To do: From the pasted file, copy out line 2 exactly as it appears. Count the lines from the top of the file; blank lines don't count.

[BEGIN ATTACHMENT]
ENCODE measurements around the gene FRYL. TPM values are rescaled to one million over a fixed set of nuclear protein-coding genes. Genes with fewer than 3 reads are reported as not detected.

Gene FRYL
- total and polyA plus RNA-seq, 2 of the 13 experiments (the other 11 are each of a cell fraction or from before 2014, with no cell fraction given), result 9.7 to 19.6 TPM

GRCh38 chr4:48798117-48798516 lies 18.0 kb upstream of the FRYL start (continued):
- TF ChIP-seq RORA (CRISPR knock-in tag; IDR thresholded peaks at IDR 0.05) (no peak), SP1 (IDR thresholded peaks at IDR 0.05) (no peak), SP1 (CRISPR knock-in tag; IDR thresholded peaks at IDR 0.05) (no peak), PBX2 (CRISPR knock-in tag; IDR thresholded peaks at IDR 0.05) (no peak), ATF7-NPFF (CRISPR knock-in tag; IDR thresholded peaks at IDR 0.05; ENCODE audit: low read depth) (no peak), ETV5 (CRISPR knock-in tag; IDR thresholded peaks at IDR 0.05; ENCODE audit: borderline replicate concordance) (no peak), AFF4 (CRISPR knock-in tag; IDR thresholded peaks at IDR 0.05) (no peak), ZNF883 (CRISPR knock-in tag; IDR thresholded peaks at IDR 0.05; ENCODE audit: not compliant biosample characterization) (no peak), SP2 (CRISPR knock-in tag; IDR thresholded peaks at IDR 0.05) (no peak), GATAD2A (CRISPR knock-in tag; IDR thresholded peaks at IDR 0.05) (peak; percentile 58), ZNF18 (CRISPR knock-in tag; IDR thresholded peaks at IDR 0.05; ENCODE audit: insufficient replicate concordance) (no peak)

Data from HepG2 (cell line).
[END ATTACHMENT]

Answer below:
Gene FRYL